Long considered a price leader in the New York Metro area, ShopRite, a cooperative supplied by the Wakefern Food Group, is relentless in its sharp pricing message promising weekly savings, buoyed by one promotional feature after another.
But for Joe Sheridan, executive vice president of Wakefern and a longtime veteran of the cooperative, marketing is really a layer of two-way communication that goes beyond the basic message that ShopRite uses to drive its extraordinary store volumes.
“Price and variety alone cannot provide competitive advantage anymore. The best athletes will all run a price and variety strategy, whether it is everyday price, or promotional price,” he said in an interview at Wakefern's new headquarters in Keasbey, N.J. “What separates you from your competition are those nuances that are greater than price and variety.”
Sheridan's success at elevating marketing to a new level at Wakefern has earned him SN's Marketer of the Year Award for 2009.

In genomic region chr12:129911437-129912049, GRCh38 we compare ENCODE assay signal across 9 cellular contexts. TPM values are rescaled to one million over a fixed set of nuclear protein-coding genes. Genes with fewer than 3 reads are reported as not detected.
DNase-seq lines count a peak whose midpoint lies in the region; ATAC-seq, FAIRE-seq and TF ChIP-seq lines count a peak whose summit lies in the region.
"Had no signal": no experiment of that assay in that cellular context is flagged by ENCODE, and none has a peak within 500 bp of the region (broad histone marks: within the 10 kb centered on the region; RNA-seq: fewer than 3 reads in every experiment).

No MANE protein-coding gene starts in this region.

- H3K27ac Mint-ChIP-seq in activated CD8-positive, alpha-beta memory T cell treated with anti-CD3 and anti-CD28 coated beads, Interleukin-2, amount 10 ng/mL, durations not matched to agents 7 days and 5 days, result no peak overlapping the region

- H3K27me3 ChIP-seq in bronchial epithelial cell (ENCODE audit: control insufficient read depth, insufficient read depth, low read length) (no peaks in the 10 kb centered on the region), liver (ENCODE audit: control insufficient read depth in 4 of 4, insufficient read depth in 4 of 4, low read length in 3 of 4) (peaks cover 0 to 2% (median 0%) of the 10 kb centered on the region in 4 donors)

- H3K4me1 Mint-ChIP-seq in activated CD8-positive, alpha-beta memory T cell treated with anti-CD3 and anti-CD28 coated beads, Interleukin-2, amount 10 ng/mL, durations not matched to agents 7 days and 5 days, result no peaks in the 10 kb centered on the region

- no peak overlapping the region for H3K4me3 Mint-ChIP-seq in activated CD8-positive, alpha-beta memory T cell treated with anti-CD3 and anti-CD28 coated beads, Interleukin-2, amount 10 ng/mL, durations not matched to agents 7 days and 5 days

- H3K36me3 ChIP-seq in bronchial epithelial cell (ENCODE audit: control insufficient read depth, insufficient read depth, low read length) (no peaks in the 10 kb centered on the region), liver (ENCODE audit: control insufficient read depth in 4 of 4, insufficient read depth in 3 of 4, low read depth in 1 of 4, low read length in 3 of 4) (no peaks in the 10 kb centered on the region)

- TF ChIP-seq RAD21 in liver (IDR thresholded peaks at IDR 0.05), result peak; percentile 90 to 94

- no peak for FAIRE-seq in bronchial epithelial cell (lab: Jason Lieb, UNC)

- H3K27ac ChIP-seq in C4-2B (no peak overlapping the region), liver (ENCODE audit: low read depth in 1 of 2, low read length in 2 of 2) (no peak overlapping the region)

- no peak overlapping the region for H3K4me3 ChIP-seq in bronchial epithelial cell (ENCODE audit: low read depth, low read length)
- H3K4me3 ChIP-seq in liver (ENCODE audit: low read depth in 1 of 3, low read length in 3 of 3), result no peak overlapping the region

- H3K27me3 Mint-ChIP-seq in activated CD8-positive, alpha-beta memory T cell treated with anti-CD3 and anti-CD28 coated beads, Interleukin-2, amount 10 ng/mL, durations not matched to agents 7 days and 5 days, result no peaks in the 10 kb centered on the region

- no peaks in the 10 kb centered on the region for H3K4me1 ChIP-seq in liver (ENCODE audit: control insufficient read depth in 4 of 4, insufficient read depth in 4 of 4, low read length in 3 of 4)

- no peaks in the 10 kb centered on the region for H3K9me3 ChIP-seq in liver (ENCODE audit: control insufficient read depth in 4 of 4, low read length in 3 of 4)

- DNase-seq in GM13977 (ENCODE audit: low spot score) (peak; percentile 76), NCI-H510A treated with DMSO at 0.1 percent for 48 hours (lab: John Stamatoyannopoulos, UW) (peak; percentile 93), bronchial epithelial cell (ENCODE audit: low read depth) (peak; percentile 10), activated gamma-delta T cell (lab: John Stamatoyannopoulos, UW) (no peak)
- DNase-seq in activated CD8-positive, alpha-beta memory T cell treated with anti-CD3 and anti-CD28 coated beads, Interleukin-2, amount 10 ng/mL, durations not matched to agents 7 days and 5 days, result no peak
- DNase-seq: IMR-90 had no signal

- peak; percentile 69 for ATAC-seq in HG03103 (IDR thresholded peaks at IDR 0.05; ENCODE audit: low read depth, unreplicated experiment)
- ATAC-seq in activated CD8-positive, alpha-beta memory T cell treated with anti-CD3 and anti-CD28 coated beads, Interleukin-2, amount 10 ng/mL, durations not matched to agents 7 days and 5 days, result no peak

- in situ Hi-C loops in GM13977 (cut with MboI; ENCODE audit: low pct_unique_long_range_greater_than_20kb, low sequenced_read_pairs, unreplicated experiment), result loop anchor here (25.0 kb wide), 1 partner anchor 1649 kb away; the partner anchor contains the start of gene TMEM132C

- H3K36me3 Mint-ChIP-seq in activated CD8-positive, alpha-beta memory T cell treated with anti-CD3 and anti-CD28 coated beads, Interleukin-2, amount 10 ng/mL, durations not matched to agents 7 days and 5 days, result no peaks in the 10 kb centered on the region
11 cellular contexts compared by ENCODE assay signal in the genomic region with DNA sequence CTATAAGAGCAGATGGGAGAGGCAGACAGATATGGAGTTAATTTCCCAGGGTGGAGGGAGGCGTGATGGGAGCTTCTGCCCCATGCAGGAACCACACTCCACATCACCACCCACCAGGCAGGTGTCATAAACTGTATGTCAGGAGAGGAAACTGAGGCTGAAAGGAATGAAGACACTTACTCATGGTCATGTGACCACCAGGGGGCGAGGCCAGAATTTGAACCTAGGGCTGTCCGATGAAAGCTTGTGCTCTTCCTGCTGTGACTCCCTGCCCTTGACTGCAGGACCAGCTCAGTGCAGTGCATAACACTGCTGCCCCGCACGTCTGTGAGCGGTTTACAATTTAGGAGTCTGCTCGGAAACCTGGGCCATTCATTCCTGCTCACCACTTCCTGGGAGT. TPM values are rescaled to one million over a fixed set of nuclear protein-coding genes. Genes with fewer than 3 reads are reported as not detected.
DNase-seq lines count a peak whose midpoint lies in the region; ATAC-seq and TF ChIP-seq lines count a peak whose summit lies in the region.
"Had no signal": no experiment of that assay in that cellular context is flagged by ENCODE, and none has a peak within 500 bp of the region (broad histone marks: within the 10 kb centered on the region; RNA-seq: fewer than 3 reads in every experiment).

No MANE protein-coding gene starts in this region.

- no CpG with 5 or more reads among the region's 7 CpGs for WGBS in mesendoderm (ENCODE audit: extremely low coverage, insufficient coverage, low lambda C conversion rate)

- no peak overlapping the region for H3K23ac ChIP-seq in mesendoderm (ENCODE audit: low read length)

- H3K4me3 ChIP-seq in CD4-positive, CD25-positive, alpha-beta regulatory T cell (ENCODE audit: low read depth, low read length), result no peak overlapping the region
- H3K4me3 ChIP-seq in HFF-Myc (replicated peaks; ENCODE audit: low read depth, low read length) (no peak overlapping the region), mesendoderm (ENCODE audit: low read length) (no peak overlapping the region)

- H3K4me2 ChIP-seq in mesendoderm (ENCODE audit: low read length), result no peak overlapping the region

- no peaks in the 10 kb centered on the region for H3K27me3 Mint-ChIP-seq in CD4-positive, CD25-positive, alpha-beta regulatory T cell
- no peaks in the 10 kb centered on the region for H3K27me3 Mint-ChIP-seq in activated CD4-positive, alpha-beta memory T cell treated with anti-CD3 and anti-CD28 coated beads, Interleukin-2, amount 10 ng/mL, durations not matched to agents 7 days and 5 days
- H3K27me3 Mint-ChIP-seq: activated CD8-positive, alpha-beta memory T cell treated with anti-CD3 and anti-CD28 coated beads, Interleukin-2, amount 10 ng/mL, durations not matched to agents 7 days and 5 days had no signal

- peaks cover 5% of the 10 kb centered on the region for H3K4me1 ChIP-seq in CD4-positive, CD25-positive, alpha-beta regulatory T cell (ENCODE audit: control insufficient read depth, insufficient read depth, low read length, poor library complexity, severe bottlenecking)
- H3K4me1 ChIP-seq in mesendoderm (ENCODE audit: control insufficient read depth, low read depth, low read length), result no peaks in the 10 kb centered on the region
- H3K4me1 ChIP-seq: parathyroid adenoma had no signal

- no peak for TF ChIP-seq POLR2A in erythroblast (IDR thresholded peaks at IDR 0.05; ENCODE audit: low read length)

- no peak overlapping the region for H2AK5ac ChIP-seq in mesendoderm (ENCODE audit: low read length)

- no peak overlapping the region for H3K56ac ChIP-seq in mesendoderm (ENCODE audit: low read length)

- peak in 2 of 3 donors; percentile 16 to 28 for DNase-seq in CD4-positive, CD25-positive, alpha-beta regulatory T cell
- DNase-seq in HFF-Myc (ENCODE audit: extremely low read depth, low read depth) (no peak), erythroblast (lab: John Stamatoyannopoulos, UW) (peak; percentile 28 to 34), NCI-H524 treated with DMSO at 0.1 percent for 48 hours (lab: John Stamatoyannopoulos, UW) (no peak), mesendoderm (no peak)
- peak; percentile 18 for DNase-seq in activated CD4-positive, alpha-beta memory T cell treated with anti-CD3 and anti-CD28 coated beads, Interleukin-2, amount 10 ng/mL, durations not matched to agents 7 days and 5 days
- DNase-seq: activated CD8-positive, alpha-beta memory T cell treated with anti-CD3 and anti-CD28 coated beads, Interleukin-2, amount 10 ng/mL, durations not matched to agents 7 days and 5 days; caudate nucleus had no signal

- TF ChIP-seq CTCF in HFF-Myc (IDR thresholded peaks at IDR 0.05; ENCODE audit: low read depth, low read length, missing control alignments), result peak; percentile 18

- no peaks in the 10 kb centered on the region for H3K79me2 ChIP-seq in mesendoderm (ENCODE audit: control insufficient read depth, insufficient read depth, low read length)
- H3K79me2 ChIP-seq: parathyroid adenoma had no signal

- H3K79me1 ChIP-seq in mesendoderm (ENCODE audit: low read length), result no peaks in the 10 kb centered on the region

Sheridan started in Wakefern in 1976 as a selector in the nonfood warehouse, and later began working in inventory and accounting. He went through the company's management training program and became a buyer, working in procurement in the grocery division for much of the 1980s. In the early 1990s he took over Wakefern's general merchandise division.
He later became senior vice president of marketing, and in 1996 became executive vice president, with responsibility for the top and bottom lines at all of Wakefern's 28 operating divisions.
The cooperative wholesaler has increasingly used its own sales data to dig deep into the shopping patterns of its best customers, and crafted strategies that cater to the specific needs of individual locations — thus the rollout of ShopRite sections like the Kosher Experience and Live Right that target the needs of specific groups of customers.
With a strong focus on data mining, Wakefern can increasingly provide insights about product selection and promotional opportunities to its member operators that help them maximize their sales volume, Sheridan explained.